Sunday, July 19, 2009

Guns an' Butter Both

May 10, 1966 - The broadcast in English made by the New China News agency said: "At 1600 hours [4 pm Peking time] on May 9, 1966, China successfully conducted over its western areas a nuclear explosion which contained thermonuclear material." China's first device was ex- ...

Oct 30, 1966 - The communique from Hsinhua, the Chinese Communist press agency, began with a simple statement of fact: "On Oct. 27, 1966 China successfully conducted over its own territory a guided missile nuclear weapon test. The guided missile flew normally and the nuclear warhead accurately hit the ...

‘Guns or Butter’ is historically linked to President Lyndon Johnson, with stepped-up involvement in Vietnam and reformative domestic social programs competing for national resources. But now China, at this critical time of 1966, entered into an official backing of North Vietnam and entered into the Nuclear Arms Club, while simultaneously entering into a great cultural revolution. 

Kelly saw that Guns or Butter was an international question.

Quoting from Soap Box Amy:

"An economist somewhere in history said that a nation's economy comes down to guns or butter. In other words, a nation places value on either "guns", the military, war, etc. or it places value on "butter", that is, healthy food, clean air and water, children, education, quality of life, etc.  For example, humans have historically placed value on gold as a metal with little value other than its beauty and failure to tarnish, although it does have a few industrial and dental applications. But no matter how much gold a person owns, gold cannot be eaten!

. . .

But now, we have a chance to start fresh, to change our thinking and focus on "basics" and what's truly important! And if we don't, we're most likely doomed. As many a sage and philosopher has said over the centuries, this planet has focused too long and too hard on the Male Principle or "Guns", and that if we don't focus on the Female Principle or "Butter" and the things that are truly important, we doom ourselves and the planet."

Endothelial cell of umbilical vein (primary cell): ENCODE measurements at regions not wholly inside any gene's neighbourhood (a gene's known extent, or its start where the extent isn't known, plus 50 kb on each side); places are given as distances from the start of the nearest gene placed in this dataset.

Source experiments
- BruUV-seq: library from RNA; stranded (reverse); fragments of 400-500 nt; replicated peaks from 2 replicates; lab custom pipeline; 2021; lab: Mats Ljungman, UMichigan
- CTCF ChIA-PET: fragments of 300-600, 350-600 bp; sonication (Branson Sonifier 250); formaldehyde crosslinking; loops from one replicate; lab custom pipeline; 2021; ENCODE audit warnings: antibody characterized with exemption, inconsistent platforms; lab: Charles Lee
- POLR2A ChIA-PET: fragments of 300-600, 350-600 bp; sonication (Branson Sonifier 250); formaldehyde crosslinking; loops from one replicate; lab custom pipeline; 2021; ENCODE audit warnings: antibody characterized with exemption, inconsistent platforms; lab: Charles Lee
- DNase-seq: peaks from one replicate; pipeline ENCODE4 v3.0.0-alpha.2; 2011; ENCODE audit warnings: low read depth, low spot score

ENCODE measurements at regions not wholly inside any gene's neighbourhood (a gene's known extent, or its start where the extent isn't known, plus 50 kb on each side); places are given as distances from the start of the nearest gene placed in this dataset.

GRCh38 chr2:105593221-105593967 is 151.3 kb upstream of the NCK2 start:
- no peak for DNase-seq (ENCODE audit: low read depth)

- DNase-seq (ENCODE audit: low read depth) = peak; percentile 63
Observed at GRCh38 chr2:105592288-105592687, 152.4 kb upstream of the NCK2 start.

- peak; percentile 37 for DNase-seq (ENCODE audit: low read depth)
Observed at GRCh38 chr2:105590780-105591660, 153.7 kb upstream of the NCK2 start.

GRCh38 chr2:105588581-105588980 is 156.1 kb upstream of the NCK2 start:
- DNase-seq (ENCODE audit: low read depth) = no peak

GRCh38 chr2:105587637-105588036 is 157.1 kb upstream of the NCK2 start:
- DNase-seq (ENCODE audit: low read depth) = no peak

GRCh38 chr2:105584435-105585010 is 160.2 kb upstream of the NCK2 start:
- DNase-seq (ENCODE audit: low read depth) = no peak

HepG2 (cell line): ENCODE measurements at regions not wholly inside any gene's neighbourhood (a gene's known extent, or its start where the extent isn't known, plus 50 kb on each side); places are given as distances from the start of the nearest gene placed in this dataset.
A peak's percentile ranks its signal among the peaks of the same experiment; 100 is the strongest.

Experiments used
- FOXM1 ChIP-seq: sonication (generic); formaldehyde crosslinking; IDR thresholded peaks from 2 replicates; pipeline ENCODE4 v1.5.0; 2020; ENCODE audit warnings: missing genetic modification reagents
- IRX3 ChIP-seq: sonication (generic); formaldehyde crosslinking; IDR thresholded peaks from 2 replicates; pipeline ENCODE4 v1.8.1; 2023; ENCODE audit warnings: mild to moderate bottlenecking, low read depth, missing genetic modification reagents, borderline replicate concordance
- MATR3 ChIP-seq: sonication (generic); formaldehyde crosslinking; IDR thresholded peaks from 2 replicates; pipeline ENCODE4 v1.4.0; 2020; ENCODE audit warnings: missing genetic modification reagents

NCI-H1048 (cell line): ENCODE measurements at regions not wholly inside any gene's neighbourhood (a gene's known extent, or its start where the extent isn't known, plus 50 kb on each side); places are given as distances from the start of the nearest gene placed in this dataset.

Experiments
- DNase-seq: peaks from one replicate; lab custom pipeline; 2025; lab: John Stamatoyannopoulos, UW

1. But as well as states that tried for both “guns” and “butter”, and other states that tried mostly for guns (Göring told Germany that guns would make them strong while butter would only make them fat), there have been states that put the priority on “butter”. In the long run, all three sorts have failed. That's because viable economic policy isn't a matter of “deciding as a nation what is important”. Instead of just a simple butter-or-guns trade-off, there are innumerable trade-offs, and the knowledge of the choices is intrinsically decentralized. The only known system for managing that knowledge efficiently is the market. Which is why I wince when someone lumps the things that we cannot “eat” into a category to be rejected in favor of those that we can. A community in which gold and art and so forth are not produced until there is ample food, shelter, and warmth will in fact always be short on the last three.

  2. Thanks again for taking the trouble to post these. I check in on your site every day to see what's new. As I mentioned, I did my Senior high school term paper on Walt Kelly and Pogo. I was a huge fan of Pogo as a kid all the way through high school. Besides the excellent art and very funny 'chicken fat' subtext going on in the lives of the Okefenokee swamp inhabitants, I was blown away when I gradually started learning about the satiric themes Kelly was presenting. The ones I remember were Joseph McCarthy as a wildcat, and later Spiro Agnew as a hyena. You've been posting a lot of material I either have never seen or just don't remember (or didn't comprehend as a kid). The panels on Mao are very interesting. I only recently have been attempting to learn more about modern Chinese history and read about Mao's 100 flowers campaign. It's a testament to the genius of Walt Kelly that he satirized this at the very time it was occurring. Where are the cartoonists of Kelly's caliber today?

  3. Thanks guys for the comments.

    From my point of view, Kelly's satire, at this time, was not needle sharp, as it was with McCarthyism, nor blunt as it was with Castro and Kruschev. With Mao and LBJ, the satire seemed neither condemning or laudatory. It was timely, but confusing.

    For a couple of years prior to Pandemonia, Kelly had traveled far and wide, from Berlin to Vietnam and beyond. I got the sense from some of his writing that he had become disillusioned with America as well as foreign governments for their disregard of the common person's needs and rights. It was an alternative slant on his dictum, 'We have met the enemy and he is us.'

    As to the question of today's cartoonists, well. At the risk of insulting newpaper cartoonists (and what do they care what I think?), I think newspaper comics are dead and dying, maybe still good for people who want to chuckle at Marmaduke or Garfield.

    I think the brilliance of cartooning these days is in graphic novels, indy comic books, and indy animation. Fantastic, shining, biting, brilliant wit and satire and some great art.

    And you know what? MANY of those creators would list Kelly as one of their greatest inspirations.